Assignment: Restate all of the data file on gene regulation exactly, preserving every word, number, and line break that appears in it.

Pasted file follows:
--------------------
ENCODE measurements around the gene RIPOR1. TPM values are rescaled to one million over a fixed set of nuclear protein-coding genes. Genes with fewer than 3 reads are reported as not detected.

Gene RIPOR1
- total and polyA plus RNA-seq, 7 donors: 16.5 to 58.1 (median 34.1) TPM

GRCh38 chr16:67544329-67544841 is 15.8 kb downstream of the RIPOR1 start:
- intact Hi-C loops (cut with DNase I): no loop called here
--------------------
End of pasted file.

ENCODE measurements around the gene RIPOR1. TPM values are rescaled to one million over a fixed set of nuclear protein-coding genes. Genes with fewer than 3 reads are reported as not detected.

Gene RIPOR1
- total and polyA plus RNA-seq, 7 donors: 16.5 to 58.1 (median 34.1) TPM

GRCh38 chr16:67544329-67544841 is 15.8 kb downstream of the RIPOR1 start:
- intact Hi-C loops (cut with DNase I): no loop called here